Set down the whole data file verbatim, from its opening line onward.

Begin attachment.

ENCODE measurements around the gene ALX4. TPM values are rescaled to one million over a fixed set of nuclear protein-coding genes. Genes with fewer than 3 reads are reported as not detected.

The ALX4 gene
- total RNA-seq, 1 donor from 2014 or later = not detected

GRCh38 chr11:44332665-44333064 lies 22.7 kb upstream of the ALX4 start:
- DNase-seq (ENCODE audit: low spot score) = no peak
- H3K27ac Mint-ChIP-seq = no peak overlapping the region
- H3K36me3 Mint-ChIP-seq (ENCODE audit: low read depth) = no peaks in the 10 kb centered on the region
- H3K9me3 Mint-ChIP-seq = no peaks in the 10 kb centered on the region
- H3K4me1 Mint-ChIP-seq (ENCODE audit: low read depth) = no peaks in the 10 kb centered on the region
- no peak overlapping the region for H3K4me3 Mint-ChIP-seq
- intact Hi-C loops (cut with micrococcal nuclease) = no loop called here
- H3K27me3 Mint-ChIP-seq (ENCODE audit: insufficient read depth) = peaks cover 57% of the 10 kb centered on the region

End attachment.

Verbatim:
ENCODE measurements around the gene ALX4. TPM values are rescaled to one million over a fixed set of nuclear protein-coding genes. Genes with fewer than 3 reads are reported as not detected.

The ALX4 gene
- total RNA-seq, 1 donor from 2014 or later = not detected

GRCh38 chr11:44332665-44333064 lies 22.7 kb upstream of the ALX4 start:
- DNase-seq (ENCODE audit: low spot score) = no peak
- H3K27ac Mint-ChIP-seq = no peak overlapping the region
- H3K36me3 Mint-ChIP-seq (ENCODE audit: low read depth) = no peaks in the 10 kb centered on the region
- H3K9me3 Mint-ChIP-seq = no peaks in the 10 kb centered on the region
- H3K4me1 Mint-ChIP-seq (ENCODE audit: low read depth) = no peaks in the 10 kb centered on the region
- no peak overlapping the region for H3K4me3 Mint-ChIP-seq
- intact Hi-C loops (cut with micrococcal nuclease) = no loop called here
- H3K27me3 Mint-ChIP-seq (ENCODE audit: insufficient read depth) = peaks cover 57% of the 10 kb centered on the region